Quarantine sites[edit]

On March 9, Governor Kemp announced the preparation of Hard Labor Creek State Park, located in Morgan County, as a quarantine destination for diagnosed individuals "without other options".[45][46] On March 10, a coronavirus patient from Cherokee County, who did not need hospitalization but lacked adequate quarantine conditions at home, became the first to be relocated to the park; he was released on March 15.[47] A second person arrived on March 17.[45] Georgia stopped using this location on March 24.

A second quarantine site was constructed at the Georgia Public Safety Training Center in Forsyth, Monroe County. The area houses twenty trailers[48][49] with room for up to 40 patients. This site opened on March 24, replacing the old site.[50]

Prisons[edit]

The Georgia Department of Corrections (DOC) suspended visitations and announced additional sanitation measures, but the Atlanta Journal-Constitution reported that inmates had seen no extra soap.[51] A prison worker was confirmed to have the coronavirus on March 18 — the DOC, citing "security and HIPAA restrictions", declined to name the affected prison. The first detected case on COVID-19 in a prison inmate was at Lee State Prison two days later, on March 20.[52]

Department of Public Health[edit]

The Department of Public Health (DPH) releases daily coronavirus statistics, including the number of confirmed cases, deaths, positive tests, and total tests, as well as breakdowns by age, sex, and county. DPH recently began releasing numbers twice a day at 12:00 pm and 7:00 pm, and starting on March 24 included the number of hospitalizations. On March 27, the DPH updated the state map on its website.

COVID-19 lab tests (as of March 27, 2020)
Laboratory Positive tests Total tests
Georgia Public Health Laboratory 265 1,746
Other (commercial) 1,933 8,119

County and city governments[edit]

In addition to Atlanta, the cities of Brookhaven, Clarkston, Sandy Springs and Dunwoody have approved plans to ban dine-in service at restaurants. Clarkston also banned gatherings of more than ten people.[9] South Fulton on March 17 instituted a curfew from 9:00 PM to 7:00 AM, with work and medical exceptions.[10]

Athens–Clarke County declared on March 19 that "all individuals... shall shelter at their place of residence", though with exceptions.[53][54]

Commercial entities[edit]

Six Flags Over Georgia announced that the theme park would close temporarily from March 13 to April 1.[55] Emory Healthcare announced the postponement of "all inpatient and outpatient elective surgical and procedural cases" starting on March 16.[56] Furry Weekend Atlanta, a furry convention held in Atlanta, announced that the 2020 iteration of the convention scheduled for May had been cancelled in response to the coronavirus pandemic.[57]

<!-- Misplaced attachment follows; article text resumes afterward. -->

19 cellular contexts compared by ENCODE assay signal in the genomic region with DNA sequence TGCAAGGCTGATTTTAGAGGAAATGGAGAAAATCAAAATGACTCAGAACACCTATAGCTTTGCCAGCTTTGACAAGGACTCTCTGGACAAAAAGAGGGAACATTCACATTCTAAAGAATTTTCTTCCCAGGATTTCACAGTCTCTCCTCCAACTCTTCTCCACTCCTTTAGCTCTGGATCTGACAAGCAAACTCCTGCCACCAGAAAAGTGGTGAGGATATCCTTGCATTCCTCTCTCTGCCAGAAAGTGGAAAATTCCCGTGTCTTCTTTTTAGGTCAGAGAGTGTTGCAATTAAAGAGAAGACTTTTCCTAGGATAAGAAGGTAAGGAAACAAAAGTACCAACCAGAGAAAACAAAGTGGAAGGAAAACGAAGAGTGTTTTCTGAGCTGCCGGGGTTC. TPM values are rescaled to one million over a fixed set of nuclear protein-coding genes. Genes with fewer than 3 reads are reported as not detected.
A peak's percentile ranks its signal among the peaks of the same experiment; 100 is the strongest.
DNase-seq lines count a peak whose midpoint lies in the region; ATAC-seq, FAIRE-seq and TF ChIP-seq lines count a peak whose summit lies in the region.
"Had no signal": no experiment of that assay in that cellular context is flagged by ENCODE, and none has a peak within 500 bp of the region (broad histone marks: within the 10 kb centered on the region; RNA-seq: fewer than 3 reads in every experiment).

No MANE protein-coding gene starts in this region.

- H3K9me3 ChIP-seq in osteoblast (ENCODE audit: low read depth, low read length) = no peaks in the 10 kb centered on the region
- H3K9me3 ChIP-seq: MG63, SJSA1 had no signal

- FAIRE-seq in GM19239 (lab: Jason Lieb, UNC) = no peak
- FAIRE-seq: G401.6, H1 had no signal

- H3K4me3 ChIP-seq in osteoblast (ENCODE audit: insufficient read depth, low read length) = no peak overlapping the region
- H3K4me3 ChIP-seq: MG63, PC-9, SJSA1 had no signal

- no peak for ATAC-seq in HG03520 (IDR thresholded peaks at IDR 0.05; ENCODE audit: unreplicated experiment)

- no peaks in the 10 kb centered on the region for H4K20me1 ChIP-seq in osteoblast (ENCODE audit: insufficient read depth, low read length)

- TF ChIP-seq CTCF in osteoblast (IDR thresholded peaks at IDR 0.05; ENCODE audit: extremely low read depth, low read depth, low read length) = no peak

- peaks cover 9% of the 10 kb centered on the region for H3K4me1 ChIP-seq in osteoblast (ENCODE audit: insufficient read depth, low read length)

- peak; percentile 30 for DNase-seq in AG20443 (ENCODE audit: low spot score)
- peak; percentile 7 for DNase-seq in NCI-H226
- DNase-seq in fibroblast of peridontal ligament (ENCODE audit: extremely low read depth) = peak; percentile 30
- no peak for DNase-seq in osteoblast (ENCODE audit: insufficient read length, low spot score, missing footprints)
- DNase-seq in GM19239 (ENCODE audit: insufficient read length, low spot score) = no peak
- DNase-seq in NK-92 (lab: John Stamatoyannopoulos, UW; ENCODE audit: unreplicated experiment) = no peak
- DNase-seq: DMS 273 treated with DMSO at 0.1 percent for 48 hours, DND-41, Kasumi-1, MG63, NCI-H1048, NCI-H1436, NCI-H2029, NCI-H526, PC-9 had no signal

Other attractions in Atlanta that have closed temporarily include the Children's Museum of Atlanta, the World of Coca-Cola, the College Football Hall of Fame, Fernbank Museum of Natural History, Georgia Aquarium, the National Center for Civil and Human Rights, and Zoo Atlanta.[58]

MARTA[edit]

In an effort to reduce exposure between bus drivers and riders, MARTA starting requiring passengers to use the rear door. Since the fare box is at the front near the driver, MARTA stopped collecting fares on buses.[59]

By the end of March, ridership on trains had fallen 67% and bus ridership dropped by 55% compared with the previous month,[59] reflecting national trends. A coalition of public transportation systems across the country — MARTA, along with Bay Area Rapid Transit, the Chicago Transit Authority, Dallas Area Rapid Transit, King County Metro, the Los Angeles County Metropolitan Transportation Authority, the Metropolitan Transportation Authority, NJ Transit, the San Francisco Municipal Transportation Agency, and the Washington Metropolitan Area Transit Authority — requested at least $25 billion in relief from the federal government.[60]

Foundations[edit]

The Arthur M. Blank Family Foundation announced on March 20 that it would donate $5 million to an Atlanta coronavirus fund set up by United Way of Greater Atlanta and Community Foundation for Greater Atlanta, in addition to $400,000 in other grants for non-profits in Georgia and Montana.[61][62]